Twenty wounded have undergone surgical procedures in the MSF facility in Gaza city so far this week. Half of the patients are under 15, including seven wounded children under five. The surgical team has carried out wound debridement (the removal of infected or dead tissue), skin grafts and removal of external fixators. Dressings for severe burns also need to be done by the surgical team.
Informing the wounded about secondary and specialized surgery
More patients are expected to arrive in the coming days and weeks: extensive MSF evaluations in the Gaza strip indicate significant secondary and specialized surgery needs for people injured during the first three weeks of January. MSF identifies patients through teams going door to door in the areas most affected by the conflict, or through the medical staff in our clinics. Palestinian hospitals also refer patients to the MSF facility, and radio announcements are being broadcasted informing the population of the surgical care available.
Increased number of patients requiring post-operative care
One hundred dressings and physiotherapy sessions were carried out in the MSF Gaza city clinic for post-operative care on January 29. There has always been a large number of wounded requring this type of medical care in the Gaza strip, and it has increased since the Israeli military operation. The Gaza clinic, another MSF clinic located in the south of the Gaza city strip in Khan-Yunis, together with three mobile teams, used to treat an average of 240 patients per month. Now a triage for new admissions has been set up and the less severely wounded are referred to primary health care centers to make room for the recent war wounded. A third clinic for post-operative care should open in the north of the Gaza strip to provide assistance to patients in east Jabalia, Beit hanoun and Beit Lahiya.
Psychological effects of exposure to high insecurity
Everybody has been exposed as there was no safe place and no possibility to escape. "It is too early to evaluate the psychological impact of the lastest bombings and fighting. For the moment, the psychological effects are normal given the period of intense insecurity they have endured," said Angels Mairal, coordinator of the MSF psycho-social programs set up in 2000. "Nightmares, insomnia, weight loss, irritability, poor concentration, hyper vigilance or psychosomatic signs like headaches and stomach pains often occur after periods of high stress. If these persist more than one month they may be considered as symptoms of post traumatic stress disorder or another psychological disorder. Psychological care is needed to avoid these reactions becoming symptoms." A psychiatrist has joined the team of two clinical psychologists in the Gaza strip. While continuing short therapies for regular patients, for two or three months length, they will focus - through discussions groups - on the needs of the emergency teams who were particularly exposed over the past few weeks. Even in the West Bank the MSF psychologists there have observed a deterioration in their patients. There have been no requests over recent weeks for psychological care from the 36 patients who were in the program. "All they were thinking about was survival," said Angels. "The population was in search of practical advice, like where was the safest place in the house for the children. The next priority was to cover basic needs, like finding a new place if their house had been destroyed." Social workers help patients in the psychosocial program to find some support through referral to different organizations providing social assistance. The MSF psychologist confirms, as always, that children are the most vulnerable. "There is the double effect of the violence and the stress on children," said Angels. "Like everyone else they are directly affected, but they also suffer from the incapacity of their affected parents to provide them with the support they need. They face increased difficulties, but their parents are less able than before to assume their role towards them." Even when it not a period of intense violence, the economic and political situation makes it difficult for parents to provide their children a sense of security.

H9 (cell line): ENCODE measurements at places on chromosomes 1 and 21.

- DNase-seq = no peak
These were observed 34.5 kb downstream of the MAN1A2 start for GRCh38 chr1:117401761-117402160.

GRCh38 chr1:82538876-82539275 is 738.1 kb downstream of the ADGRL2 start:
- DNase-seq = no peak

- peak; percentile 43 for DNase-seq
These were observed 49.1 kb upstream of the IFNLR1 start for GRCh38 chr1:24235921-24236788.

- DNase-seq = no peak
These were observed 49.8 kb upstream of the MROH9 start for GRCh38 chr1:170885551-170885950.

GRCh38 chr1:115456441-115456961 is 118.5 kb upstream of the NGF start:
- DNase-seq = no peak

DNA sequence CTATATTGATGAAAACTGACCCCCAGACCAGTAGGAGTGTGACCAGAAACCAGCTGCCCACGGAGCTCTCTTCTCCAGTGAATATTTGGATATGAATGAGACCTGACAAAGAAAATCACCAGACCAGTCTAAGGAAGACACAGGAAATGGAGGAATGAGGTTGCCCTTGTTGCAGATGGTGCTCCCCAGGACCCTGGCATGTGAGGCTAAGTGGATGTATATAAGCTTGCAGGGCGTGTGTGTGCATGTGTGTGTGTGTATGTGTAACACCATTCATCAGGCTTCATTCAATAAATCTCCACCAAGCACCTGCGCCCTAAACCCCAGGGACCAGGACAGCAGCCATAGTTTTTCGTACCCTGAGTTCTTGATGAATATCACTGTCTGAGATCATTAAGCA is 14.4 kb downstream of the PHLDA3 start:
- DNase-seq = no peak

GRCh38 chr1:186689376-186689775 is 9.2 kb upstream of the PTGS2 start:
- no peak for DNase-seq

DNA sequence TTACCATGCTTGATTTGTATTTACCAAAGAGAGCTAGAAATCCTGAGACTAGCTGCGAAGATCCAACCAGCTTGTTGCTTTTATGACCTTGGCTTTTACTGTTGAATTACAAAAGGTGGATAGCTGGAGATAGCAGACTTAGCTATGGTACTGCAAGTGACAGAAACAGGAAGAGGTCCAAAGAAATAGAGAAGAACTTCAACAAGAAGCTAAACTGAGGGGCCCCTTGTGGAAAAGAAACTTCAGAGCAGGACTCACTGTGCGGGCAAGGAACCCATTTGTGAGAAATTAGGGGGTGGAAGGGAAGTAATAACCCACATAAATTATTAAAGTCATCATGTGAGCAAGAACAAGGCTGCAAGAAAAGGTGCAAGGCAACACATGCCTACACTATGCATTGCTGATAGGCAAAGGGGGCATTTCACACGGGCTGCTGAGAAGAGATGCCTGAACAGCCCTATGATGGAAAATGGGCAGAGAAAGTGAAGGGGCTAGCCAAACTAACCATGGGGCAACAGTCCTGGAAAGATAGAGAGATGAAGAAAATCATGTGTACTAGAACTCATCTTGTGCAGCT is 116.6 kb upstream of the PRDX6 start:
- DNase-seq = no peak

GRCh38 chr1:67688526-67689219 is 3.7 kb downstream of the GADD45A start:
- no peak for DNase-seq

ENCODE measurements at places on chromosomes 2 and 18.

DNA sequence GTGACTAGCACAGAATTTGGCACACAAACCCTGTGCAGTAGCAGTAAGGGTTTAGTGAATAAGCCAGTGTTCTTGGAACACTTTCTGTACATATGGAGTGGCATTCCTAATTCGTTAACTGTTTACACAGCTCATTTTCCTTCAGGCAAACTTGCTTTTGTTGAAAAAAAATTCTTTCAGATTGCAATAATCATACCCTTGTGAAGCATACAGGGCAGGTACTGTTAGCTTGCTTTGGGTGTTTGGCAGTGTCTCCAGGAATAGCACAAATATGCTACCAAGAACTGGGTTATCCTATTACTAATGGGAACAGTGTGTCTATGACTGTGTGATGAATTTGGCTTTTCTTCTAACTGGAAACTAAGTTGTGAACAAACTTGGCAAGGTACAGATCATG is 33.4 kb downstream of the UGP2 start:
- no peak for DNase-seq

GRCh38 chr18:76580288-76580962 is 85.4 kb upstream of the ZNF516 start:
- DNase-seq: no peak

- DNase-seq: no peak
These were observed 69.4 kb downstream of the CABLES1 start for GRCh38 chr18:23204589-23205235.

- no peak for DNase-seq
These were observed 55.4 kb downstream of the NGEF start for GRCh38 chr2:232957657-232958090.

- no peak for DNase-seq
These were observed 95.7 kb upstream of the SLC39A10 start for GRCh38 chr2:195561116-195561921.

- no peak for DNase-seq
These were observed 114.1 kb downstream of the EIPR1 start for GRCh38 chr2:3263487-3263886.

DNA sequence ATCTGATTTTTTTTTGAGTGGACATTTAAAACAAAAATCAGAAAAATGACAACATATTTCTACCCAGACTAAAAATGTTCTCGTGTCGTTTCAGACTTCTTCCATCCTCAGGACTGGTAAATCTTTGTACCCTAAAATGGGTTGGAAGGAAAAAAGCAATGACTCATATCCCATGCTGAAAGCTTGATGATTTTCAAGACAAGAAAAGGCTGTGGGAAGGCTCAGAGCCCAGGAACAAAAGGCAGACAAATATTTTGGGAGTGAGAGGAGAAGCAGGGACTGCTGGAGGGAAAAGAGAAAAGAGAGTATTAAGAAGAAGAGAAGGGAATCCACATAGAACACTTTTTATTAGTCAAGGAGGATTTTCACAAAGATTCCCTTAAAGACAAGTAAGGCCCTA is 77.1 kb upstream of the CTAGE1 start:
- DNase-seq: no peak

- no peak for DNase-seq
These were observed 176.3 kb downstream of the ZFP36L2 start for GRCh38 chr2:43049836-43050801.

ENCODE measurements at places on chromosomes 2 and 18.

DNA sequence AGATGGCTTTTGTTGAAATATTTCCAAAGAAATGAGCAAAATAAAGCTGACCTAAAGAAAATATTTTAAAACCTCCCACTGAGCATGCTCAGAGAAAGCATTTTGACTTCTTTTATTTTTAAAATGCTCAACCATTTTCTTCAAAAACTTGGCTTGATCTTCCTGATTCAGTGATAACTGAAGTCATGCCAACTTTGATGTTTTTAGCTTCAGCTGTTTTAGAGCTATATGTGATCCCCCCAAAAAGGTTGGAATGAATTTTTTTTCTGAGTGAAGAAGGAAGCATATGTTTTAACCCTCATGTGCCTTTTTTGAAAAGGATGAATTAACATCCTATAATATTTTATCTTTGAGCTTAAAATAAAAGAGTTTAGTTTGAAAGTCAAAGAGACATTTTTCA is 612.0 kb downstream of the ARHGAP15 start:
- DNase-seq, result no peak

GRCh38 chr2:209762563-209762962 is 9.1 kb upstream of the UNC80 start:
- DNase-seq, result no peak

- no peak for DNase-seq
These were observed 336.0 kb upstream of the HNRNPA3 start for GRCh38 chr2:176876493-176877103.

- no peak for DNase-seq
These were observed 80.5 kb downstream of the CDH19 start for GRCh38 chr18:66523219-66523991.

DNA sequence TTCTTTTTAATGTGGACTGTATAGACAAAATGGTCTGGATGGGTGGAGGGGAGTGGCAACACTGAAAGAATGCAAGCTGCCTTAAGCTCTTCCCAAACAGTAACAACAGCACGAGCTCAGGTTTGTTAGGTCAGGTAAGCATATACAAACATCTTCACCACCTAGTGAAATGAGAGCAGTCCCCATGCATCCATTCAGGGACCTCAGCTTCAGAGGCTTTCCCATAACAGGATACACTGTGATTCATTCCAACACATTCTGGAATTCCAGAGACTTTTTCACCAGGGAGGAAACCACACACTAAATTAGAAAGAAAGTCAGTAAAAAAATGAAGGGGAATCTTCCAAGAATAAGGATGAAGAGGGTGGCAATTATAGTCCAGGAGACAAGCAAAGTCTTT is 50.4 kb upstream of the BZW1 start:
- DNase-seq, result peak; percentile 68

The current MSF surgical team consists of 25 staff, including three surgeons, two anesthetists, one surgery nurse, six nurses, and 13 support staff. The entire MSF team in Gaza currently consists of 96 Palestinian staff and 14 international staff.